Teaching Empathy

by Alice Jensen

As a nursing professor, I teach empathy in psychosocial nursing by incorporating music, art, short stories, poetry, and film in the classroom. Students in psychosocial nursing gain the opportunity to appreciate how mental illness permeates life in the United States and begin to understand mental illness through the experiences of real or fictionalized people. Two research studies that I conducted and disseminated about this approach can be found here and here.

In some cases, I choose the music to fuel empathetic thought processes, but at times, students bring music to me. With a “think, pair, and share” approach, students begin to listen to their favorite music with new ears. Examples of music include: Unwell by Matchbox Twenty, Lithium by Nirvana, Whiskey Lullaby by Brad Paisley, I am a Rock by Simon & Garfunkel, and Sullen Girl by Fiona Apple. I often use the same “think, pair, and share” approach with familiar artistic images, including works by Picasso, Munch, Dali, and Toulouse-Lautrec.

Degas, “The Plum”

Analysis of a movie, book, or visual images can incorporate the major concepts of the course and provide students the opportunity to bring it all together related to a real or fictionalized character. We all analyze A Beautiful Mind as a group before students choose a move or book themselves from an approved list. (Click here for my syllabus for N302 Psychosocial Nursing as well as specific assignments that help students develop empathy)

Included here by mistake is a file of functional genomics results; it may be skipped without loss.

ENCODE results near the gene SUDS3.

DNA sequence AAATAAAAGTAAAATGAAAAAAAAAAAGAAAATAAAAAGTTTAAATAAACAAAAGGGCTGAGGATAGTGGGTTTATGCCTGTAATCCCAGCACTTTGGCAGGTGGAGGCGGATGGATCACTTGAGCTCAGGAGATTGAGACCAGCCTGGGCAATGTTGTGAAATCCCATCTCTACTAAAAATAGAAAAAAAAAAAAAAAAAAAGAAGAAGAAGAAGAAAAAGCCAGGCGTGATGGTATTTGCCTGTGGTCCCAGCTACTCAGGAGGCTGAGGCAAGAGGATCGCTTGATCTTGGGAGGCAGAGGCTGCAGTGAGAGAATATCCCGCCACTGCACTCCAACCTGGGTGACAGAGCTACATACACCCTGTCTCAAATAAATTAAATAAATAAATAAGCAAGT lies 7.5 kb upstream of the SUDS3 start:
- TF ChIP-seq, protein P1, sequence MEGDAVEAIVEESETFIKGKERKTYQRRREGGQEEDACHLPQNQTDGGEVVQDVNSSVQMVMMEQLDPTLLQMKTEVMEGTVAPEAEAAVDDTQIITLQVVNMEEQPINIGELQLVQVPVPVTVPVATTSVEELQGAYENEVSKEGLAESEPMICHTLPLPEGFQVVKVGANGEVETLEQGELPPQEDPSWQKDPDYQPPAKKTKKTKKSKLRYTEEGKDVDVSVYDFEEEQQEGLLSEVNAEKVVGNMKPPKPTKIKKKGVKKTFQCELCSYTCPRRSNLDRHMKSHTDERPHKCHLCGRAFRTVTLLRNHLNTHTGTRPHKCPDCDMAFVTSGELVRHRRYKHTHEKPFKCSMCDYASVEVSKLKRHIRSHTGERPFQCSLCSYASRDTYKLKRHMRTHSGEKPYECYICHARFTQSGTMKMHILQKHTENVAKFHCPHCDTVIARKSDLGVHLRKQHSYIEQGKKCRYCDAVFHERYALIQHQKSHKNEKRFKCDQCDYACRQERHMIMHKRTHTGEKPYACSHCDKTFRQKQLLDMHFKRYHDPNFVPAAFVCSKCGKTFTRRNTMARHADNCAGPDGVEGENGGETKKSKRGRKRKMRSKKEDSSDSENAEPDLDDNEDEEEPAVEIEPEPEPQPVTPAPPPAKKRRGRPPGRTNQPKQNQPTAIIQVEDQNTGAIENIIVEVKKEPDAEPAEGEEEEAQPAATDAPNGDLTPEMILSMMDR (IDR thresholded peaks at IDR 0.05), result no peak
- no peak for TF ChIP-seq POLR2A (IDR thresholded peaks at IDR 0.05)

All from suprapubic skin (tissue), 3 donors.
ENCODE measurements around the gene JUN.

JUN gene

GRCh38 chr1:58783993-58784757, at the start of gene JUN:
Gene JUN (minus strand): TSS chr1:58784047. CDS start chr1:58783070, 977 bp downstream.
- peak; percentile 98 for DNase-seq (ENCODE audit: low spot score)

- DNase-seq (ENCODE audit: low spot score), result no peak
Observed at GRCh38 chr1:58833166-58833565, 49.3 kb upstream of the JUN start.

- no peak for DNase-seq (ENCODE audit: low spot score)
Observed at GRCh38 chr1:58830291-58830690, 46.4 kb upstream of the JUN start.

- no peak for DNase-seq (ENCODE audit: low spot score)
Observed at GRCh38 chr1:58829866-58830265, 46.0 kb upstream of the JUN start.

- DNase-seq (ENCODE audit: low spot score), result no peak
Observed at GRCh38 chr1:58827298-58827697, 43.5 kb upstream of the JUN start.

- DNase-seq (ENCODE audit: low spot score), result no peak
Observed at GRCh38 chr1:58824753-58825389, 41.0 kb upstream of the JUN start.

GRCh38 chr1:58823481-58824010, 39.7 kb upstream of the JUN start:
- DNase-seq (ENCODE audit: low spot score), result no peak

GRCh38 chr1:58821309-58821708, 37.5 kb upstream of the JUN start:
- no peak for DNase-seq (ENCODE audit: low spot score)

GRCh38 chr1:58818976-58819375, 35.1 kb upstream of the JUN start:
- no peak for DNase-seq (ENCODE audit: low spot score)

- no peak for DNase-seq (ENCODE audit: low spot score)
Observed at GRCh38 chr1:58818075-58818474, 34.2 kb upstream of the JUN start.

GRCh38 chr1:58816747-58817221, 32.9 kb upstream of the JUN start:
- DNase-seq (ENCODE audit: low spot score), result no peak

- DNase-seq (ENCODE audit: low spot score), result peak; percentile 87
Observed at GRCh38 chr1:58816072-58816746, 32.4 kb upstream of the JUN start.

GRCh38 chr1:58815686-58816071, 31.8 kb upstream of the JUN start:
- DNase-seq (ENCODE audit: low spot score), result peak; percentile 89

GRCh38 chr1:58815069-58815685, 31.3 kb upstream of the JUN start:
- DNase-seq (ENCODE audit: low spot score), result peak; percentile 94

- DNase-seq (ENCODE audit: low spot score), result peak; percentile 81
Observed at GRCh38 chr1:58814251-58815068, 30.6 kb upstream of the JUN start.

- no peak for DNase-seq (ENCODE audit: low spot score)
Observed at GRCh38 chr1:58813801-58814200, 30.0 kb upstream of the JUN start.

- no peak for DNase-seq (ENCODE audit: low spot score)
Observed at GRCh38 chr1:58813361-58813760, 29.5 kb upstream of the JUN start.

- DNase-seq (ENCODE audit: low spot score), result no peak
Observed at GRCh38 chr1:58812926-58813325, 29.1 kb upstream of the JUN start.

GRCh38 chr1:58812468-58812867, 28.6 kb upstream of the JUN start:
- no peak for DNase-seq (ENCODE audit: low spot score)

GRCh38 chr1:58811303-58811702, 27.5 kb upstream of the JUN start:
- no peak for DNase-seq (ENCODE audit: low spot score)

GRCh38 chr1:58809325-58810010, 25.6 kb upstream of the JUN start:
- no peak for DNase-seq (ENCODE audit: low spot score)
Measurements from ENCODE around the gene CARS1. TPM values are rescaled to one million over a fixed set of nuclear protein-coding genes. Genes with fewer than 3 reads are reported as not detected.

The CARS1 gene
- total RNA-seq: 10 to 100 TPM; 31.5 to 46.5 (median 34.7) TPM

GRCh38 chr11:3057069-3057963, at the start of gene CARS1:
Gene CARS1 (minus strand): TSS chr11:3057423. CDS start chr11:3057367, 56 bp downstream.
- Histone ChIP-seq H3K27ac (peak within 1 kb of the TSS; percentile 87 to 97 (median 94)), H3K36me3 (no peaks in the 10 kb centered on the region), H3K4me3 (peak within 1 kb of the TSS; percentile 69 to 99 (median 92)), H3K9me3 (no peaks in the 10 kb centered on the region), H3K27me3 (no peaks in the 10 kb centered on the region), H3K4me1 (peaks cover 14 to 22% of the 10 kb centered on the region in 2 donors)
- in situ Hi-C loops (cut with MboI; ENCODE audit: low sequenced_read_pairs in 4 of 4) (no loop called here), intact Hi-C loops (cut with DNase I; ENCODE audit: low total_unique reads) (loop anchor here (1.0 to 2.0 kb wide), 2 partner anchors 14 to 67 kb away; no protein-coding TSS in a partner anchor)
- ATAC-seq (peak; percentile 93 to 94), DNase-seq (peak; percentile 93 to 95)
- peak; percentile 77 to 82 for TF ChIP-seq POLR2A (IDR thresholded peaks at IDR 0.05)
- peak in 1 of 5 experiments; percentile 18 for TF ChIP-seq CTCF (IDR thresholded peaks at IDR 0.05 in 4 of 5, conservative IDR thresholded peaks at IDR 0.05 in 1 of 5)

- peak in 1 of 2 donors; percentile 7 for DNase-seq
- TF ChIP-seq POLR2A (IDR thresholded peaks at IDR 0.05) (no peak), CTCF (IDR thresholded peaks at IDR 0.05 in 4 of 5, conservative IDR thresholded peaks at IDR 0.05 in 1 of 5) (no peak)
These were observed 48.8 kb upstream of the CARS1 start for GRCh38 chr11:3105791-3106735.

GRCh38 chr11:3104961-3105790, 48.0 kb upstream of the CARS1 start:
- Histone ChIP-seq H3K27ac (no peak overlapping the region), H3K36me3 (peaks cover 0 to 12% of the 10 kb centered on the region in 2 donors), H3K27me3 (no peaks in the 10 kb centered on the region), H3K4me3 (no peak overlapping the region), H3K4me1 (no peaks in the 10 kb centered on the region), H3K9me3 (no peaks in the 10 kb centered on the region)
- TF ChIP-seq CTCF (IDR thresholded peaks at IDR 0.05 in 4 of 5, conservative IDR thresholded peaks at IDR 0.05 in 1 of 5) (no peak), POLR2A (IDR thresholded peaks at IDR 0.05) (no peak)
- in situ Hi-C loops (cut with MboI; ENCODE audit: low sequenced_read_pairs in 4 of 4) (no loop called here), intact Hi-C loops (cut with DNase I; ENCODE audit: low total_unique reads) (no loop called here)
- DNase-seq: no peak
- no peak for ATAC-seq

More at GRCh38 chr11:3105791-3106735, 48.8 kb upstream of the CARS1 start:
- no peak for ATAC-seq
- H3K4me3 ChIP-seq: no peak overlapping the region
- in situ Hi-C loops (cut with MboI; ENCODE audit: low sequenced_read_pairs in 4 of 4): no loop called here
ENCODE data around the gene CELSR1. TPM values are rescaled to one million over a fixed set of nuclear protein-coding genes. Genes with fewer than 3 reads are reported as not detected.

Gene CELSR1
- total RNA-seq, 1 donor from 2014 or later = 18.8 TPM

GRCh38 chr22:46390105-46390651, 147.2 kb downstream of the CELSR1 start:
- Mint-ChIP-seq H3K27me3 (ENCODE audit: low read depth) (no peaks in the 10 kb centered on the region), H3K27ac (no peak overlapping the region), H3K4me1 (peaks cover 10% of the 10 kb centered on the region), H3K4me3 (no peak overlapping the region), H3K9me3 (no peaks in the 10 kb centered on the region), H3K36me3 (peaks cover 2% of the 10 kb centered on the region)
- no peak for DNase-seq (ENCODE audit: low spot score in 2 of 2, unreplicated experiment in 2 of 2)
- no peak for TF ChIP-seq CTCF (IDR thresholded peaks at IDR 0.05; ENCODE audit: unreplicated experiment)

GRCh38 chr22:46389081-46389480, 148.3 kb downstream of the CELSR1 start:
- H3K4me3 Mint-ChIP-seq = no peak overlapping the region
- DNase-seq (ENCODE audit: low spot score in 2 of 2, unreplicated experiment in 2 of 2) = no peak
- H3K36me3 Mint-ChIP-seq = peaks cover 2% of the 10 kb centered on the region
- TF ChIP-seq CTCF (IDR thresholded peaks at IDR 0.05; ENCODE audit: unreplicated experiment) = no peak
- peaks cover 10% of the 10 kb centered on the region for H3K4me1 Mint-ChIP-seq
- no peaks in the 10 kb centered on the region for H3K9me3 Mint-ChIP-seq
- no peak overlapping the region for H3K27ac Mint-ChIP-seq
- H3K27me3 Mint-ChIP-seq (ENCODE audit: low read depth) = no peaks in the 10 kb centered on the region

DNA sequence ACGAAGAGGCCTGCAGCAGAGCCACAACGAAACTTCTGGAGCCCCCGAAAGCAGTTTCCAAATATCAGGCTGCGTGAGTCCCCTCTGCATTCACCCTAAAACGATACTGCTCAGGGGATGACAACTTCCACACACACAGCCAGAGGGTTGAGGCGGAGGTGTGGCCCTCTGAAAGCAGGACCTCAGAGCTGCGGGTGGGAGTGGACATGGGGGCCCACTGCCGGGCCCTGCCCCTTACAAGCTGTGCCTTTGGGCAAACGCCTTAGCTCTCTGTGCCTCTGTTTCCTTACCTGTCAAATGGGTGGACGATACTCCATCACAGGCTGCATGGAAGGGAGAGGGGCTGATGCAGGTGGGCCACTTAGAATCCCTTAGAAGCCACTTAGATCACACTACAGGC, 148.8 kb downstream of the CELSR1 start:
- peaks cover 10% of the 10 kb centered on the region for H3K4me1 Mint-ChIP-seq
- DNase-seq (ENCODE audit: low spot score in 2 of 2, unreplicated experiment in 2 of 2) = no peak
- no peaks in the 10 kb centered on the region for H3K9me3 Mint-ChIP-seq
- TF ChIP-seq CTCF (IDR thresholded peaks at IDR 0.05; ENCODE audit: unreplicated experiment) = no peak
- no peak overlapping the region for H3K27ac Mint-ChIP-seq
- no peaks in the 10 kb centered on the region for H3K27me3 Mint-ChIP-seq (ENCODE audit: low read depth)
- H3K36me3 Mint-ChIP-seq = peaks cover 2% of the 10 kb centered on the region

Because students in psychosocial nursing have a clinical component that exposes them to hospitalized clients with mental illness, this empathetic element is very important for students to consider. Students work with adolescents, adults, and geriatric clients with varying degrees of illness and substance abuse. Here students often experience the feeling of “There but for the grace of God go I,” meaning that we are all at the mercy of our environment and our genetics.

Can you assess empathy? Yes. There are available survey tools for those with a strictly quantitative bend. But I have found the qualitative method to be quite effective. Please see the research articles on the TLC page if you are interested in the depth and breadth of student responses (PowerPointCaring conf presentation).

An effective short assignment has been to write a critical incident reflection for the last day of clinical:

  • “Think of a specific event from your clinical experience in psychosocial nursing which
    was a highlight or even a low point.
  • Describe the experience in detail (without names).
  • What did you learn from this experience and how did it reveal what psychosocial nursing is all about?
  • What are your feelings about this event and how do your feelings influence your nursing care?
  • How did this experience live up to your expectations or did it challenge existing assumptions about psychiatric clients?”

When I read these reflection responses, more often than not, I find evidence of newfound empathy.


Alice Jensen is a Professor of Nursing in the College of Health Professions at Maryville University. Find out more about her here.